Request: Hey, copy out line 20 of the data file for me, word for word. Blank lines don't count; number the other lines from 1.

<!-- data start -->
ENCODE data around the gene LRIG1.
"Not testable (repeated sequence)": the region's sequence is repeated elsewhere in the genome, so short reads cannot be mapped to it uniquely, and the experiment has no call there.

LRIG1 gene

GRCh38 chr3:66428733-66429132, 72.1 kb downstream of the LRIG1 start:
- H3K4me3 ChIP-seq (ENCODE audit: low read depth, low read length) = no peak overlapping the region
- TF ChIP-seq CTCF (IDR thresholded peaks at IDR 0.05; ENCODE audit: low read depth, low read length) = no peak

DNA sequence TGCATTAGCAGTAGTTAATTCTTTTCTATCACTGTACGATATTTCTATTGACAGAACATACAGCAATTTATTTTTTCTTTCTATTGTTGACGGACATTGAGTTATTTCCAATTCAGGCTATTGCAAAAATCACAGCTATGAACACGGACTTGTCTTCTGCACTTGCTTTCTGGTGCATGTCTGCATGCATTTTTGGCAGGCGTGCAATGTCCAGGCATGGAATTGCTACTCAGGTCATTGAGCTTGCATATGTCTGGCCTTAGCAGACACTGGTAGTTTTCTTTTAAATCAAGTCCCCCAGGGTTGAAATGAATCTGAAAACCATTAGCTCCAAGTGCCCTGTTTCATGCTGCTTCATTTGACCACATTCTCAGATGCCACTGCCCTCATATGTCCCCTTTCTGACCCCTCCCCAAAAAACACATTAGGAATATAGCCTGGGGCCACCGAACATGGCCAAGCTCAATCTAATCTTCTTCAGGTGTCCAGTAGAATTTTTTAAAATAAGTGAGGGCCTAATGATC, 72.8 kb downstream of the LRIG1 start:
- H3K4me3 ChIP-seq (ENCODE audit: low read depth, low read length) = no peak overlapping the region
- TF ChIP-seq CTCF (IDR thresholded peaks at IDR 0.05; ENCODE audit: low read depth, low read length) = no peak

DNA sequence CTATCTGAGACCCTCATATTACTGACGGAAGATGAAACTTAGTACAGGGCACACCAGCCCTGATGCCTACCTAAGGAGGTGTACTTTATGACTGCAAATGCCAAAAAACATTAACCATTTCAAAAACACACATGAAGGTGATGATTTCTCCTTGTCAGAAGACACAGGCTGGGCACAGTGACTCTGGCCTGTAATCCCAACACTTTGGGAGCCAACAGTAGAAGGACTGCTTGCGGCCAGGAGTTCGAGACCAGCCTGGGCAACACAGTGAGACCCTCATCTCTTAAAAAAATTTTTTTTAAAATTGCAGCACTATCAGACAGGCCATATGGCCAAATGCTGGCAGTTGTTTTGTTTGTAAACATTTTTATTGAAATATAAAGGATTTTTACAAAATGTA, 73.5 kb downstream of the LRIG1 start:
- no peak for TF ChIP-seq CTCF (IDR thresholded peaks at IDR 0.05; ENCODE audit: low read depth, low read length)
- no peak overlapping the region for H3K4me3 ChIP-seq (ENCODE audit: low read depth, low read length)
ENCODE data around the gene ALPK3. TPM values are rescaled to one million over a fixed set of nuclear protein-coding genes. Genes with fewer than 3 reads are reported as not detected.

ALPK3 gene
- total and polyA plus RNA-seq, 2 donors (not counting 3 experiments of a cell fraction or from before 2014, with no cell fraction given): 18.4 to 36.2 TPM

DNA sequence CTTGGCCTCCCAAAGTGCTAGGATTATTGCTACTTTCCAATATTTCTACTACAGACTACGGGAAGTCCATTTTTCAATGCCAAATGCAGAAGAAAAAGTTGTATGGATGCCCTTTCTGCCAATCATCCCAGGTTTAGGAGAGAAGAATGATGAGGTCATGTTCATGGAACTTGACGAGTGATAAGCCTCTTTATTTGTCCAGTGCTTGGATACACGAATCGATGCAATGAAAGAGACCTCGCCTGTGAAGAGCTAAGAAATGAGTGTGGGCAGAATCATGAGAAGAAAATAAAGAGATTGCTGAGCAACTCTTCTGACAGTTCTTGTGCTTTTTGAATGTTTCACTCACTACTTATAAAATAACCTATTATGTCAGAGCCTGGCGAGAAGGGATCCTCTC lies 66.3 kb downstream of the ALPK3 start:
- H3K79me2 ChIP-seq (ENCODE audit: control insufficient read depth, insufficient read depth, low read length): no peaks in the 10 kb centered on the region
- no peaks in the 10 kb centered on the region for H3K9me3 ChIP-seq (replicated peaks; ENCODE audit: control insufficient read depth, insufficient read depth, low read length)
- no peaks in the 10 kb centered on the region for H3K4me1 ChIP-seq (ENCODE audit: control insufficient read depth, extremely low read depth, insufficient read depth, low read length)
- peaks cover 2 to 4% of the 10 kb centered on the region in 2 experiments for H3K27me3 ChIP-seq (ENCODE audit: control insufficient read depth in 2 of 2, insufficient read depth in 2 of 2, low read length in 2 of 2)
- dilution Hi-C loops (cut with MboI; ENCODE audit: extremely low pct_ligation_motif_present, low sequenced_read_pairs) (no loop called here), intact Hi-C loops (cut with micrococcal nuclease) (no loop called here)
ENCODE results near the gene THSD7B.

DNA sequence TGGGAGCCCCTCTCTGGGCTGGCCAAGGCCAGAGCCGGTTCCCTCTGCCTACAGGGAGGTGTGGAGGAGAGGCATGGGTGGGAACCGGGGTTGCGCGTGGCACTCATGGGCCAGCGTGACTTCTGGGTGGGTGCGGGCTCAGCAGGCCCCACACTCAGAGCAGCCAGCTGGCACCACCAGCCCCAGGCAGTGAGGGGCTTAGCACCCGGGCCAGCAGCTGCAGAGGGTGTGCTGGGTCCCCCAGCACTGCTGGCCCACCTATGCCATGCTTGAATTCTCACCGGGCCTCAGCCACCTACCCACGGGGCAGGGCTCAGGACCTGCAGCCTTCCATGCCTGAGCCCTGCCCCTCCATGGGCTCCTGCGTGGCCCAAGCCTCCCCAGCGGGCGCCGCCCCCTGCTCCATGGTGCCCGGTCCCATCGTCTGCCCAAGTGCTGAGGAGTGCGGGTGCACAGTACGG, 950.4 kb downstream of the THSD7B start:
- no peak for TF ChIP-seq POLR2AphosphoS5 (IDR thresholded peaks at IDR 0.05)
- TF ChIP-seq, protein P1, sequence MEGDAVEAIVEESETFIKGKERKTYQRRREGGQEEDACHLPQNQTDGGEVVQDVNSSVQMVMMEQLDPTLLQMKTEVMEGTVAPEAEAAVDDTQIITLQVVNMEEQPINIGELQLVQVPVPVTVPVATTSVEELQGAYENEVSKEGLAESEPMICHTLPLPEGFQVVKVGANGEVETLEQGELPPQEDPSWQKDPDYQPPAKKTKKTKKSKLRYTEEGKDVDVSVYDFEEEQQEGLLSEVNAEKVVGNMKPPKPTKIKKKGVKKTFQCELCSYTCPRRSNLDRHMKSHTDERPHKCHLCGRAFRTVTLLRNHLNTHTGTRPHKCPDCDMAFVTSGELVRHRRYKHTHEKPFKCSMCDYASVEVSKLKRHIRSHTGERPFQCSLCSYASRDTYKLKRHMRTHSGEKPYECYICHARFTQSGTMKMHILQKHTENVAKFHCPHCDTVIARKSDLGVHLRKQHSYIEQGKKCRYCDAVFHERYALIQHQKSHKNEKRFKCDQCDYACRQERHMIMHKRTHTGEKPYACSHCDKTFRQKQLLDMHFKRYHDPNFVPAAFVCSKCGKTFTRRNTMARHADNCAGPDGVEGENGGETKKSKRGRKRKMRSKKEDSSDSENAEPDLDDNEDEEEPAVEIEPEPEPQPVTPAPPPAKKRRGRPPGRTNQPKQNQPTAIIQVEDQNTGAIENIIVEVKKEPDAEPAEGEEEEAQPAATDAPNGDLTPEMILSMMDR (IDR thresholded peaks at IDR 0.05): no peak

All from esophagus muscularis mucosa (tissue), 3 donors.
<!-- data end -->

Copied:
- peaks cover 2 to 4% of the 10 kb centered on the region in 2 experiments for H3K27me3 ChIP-seq (ENCODE audit: control insufficient read depth in 2 of 2, insufficient read depth in 2 of 2, low read length in 2 of 2)